In 1954, Israel sought to carry out a covert operation against Egypt. The so-called “Lavon affair,” named for Israel’s then-defense minister,involved planting bombs inside targets owned by Egyptian, American, and British civilians with the intention of detonating them after the facilities closed and placing the blame on nationalist malcontents, including the Muslim Brotherhood. Israeli operatives recruited Egyptian Jews to carry the plan out.
Their objective was to stir up sufficient strife so as to persuade the British to keep their forces in Egypt at a moment when the two countries were negotiating Britain’s exit from the Suez Canal. Israel feared that Britain’s departure would embolden Egypt militarily in the region, threatening the new state. But after detonating the bombs, Israel’s operatives were caught. Two died by suicide in prison, and another two were executed by Egypt. Others faced lengthy prison sentences.
Egypt’s treatment of the saboteurs led Israel to launch a retaliatory incursion into Gaza, then controlled by Egypt, and Egypt took steps to better arm itself against the Israelis. After the US and Britain refused Egypt’s request for militaryassistance, Egypt turned to the Soviet Union, which provided that assistance. That made the US and Britain furious, and they consequently withdrew funding in 1956 for Egypt’s Aswan Dam project, which was the largest dam project in the world along the Nile. Egypt retaliated by nationalizing the Suez Canal, which made it difficult for Western nations to access trade routes and their colonies, setting off what is now known as the “Suez Crisis” or the “Tripartite Aggression.”
That conflict saw Israel, and then Britain and France, invade Egypt and Gaza in order to reclaim control of the Suez Canal and remove the Egyptian president, Gamal Abdel Nasser. But following pressure from the US and UN, those forces withdrew, and Nasser remained in power. There was no peace treaty after the conflict, and tensions between Egypt and Israel remained high, setting the stage for the country’s next conflict. The UN also stationed peacekeeping forces along the Egypt-Israel border.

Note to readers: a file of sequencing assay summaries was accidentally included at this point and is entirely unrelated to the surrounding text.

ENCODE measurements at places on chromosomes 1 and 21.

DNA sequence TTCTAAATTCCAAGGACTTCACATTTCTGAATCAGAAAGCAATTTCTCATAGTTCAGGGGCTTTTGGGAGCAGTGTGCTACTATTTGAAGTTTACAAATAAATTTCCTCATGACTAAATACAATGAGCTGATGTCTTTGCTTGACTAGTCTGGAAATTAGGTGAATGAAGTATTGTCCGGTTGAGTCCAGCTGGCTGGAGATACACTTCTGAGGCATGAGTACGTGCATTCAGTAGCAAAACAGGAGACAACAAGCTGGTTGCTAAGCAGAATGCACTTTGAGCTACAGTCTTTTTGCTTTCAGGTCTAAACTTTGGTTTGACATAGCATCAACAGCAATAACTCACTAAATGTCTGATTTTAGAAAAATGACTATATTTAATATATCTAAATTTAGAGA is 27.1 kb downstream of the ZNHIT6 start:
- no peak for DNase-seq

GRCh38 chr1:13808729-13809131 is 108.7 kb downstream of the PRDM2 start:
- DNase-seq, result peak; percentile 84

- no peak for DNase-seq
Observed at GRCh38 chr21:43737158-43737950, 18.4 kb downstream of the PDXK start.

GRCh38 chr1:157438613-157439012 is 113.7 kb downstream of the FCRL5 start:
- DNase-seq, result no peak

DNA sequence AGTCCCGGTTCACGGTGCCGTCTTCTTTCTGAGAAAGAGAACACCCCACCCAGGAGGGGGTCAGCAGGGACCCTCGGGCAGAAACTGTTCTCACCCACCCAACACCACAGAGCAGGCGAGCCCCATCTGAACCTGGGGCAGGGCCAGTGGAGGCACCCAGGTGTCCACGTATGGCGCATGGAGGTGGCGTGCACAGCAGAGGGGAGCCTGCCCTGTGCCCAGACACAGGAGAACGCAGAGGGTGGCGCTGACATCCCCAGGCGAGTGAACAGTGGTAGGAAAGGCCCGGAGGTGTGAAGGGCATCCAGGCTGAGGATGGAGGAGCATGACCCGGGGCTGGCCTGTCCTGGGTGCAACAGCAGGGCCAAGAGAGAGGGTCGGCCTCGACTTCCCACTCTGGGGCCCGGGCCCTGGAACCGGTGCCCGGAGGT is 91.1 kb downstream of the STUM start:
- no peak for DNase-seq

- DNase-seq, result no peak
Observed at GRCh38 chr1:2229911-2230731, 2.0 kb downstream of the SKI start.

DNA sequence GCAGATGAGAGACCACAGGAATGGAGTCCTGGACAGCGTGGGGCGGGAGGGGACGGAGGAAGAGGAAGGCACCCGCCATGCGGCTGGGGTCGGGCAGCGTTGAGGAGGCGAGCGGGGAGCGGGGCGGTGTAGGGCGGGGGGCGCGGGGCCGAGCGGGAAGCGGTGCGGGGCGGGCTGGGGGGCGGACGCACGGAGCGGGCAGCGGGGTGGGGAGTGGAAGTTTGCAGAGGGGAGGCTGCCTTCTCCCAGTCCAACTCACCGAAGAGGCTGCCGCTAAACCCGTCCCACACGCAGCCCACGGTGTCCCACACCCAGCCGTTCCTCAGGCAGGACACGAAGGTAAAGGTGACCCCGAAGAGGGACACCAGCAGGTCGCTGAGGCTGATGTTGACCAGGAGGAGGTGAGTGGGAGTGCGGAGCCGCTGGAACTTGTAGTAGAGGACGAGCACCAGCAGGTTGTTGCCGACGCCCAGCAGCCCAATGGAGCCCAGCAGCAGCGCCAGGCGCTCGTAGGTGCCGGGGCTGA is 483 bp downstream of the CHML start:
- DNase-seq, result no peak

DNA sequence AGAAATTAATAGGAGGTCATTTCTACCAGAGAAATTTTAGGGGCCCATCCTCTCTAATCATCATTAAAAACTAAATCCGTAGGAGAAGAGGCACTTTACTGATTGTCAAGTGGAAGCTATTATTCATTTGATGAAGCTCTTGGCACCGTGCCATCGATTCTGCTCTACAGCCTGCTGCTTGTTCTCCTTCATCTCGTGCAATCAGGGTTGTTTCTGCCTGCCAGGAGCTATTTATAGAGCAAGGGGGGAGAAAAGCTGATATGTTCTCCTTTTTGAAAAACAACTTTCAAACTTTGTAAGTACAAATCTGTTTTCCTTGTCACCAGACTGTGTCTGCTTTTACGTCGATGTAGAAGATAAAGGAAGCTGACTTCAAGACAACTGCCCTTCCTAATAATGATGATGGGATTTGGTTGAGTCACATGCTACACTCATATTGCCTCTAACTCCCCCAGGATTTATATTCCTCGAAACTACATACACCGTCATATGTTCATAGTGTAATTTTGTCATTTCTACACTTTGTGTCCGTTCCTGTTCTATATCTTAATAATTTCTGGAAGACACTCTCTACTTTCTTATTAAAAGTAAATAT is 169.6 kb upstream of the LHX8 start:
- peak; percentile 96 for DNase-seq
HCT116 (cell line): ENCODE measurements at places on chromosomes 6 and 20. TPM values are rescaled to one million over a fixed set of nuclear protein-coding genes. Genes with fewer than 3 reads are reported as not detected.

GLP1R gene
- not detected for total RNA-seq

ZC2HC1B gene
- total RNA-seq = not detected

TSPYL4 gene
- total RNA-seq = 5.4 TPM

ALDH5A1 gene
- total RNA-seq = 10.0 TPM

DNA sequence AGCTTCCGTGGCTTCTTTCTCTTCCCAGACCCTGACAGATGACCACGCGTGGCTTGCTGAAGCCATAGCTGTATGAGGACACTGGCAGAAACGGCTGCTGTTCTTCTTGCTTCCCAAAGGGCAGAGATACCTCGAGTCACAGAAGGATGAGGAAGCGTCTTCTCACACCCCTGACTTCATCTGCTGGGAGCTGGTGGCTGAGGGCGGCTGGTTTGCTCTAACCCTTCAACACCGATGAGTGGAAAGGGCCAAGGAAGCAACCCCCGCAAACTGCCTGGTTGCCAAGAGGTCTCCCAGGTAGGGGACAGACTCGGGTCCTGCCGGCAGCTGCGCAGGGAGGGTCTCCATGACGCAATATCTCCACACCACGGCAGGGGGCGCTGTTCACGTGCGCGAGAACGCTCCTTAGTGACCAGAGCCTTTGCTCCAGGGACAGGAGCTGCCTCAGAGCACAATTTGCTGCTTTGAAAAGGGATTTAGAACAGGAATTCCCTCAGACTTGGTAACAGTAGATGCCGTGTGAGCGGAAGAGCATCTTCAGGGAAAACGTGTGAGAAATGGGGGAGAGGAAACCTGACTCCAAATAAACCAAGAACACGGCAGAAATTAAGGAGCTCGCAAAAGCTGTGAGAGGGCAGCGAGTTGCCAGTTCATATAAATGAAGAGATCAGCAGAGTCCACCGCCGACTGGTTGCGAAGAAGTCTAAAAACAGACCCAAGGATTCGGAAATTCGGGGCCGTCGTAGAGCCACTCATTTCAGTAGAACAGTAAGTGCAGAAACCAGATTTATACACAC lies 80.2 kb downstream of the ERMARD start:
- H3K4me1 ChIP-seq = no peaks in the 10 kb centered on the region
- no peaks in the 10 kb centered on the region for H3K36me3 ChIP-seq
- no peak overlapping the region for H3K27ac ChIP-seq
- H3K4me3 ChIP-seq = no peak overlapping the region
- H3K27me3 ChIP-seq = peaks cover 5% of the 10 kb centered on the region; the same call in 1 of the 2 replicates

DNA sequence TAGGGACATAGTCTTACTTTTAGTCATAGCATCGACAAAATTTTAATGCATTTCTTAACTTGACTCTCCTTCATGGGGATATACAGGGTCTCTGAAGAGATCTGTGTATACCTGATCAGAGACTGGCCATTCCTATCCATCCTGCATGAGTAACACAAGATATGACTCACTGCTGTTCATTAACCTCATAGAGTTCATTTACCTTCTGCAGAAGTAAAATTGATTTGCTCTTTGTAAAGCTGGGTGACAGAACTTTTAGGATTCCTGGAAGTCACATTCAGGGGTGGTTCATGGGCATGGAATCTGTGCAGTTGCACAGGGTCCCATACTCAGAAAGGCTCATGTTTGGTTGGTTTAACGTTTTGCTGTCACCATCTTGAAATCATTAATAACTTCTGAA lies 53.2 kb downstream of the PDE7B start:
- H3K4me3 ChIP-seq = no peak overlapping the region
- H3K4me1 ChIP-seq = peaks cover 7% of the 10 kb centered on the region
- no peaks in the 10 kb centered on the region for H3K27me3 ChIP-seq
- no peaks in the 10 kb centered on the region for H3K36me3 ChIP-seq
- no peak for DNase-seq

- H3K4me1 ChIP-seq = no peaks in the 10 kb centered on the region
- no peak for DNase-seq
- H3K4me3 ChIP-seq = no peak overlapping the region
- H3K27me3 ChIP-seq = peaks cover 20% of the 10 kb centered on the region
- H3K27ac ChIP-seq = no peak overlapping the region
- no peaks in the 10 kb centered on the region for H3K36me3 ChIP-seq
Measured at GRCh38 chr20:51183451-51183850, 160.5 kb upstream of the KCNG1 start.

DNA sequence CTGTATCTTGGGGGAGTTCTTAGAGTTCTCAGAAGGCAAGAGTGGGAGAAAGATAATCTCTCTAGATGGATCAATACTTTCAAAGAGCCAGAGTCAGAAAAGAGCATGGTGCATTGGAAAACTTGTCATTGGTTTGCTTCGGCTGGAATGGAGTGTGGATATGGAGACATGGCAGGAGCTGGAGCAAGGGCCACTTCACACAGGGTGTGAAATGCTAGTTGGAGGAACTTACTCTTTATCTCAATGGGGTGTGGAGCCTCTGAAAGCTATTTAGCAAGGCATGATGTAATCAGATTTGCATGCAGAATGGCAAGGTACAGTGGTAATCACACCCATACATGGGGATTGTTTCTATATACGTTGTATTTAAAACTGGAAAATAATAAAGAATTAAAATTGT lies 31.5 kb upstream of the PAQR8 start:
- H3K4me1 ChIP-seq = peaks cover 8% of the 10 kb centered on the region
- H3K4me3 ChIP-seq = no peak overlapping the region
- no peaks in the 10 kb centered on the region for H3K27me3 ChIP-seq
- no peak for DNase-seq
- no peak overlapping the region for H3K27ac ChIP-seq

1967: The Six-Day War
The 1967 war, also known as the Six-Day War, reshaped the Middle East and established Israel as a dominant military power in the region. It was the culmination of long-brewing tensions in the region between Israel and other regional powers.
The conflict started after Egypt closed the Straits of Tiran to Israeli vessels amid disagreements with the Israelis over water rights. But other actors also saw reason to get involved: Syria, which was engaged in territorial disputes with Israel over the Golan Heights border region,supported Palestinian guerillas in leading incursions into Israel. Jordan entered into a defense pact with Egypt to show solidarity with Arab states against Israel, and wanted to reclaim territory it had lost in the 1948 war.
The conflict saw Israel defeat all of those countries, suffering comparatively few casualties in the process with little help from outside forces, and occupy swaths of new territory, including Gaza, the West Bank, the Sinai Peninsula, parts of East Jerusalem, and the Golan Heights. It did so by launching a preemptive strike on Egypt, destroying much of the country’s air force before it left the ground and giving Israel the aerial advantage.
The US had been concerned about Soviet influence in the region, particularly in Egypt, and worried that the conflict could have expanded into a Cold War proxy battle if it had escalated further. But Israel put a quick end to it — and made itself an attractive ally at a moment when the US wanted to squash communism everywhere, but was preoccupied with the Vietnam War and did not have the bandwidth to get involved militarily in the Middle East. The end of the Six-Day War marked the beginning of the US and Israel’s relationship as close allies.
The UN adopted a resolution at the end of the war, known as UN Resolution 242, that called on Arab countries to recognize Israel’s right to “live in peace within secure and recognized boundaries free from threats or acts of force,” as well as calling for Israel to withdraw from “territories occupied” in the conflict. Israel, Egypt, and Jordan all came to accept the resolution, and it formed the basis of peace talks in the decades thereafter, despite the fact that its tenets were never fully implemented.
However, the agreement wasn’t accepted by Palestinian militants. The decade thereafter saw them turn to terrorism as a tactic against the Israelis. In 1972, for instance, Palestinian “Black September” gunmen killed 11 Israeli athletes at the Munich Olympics.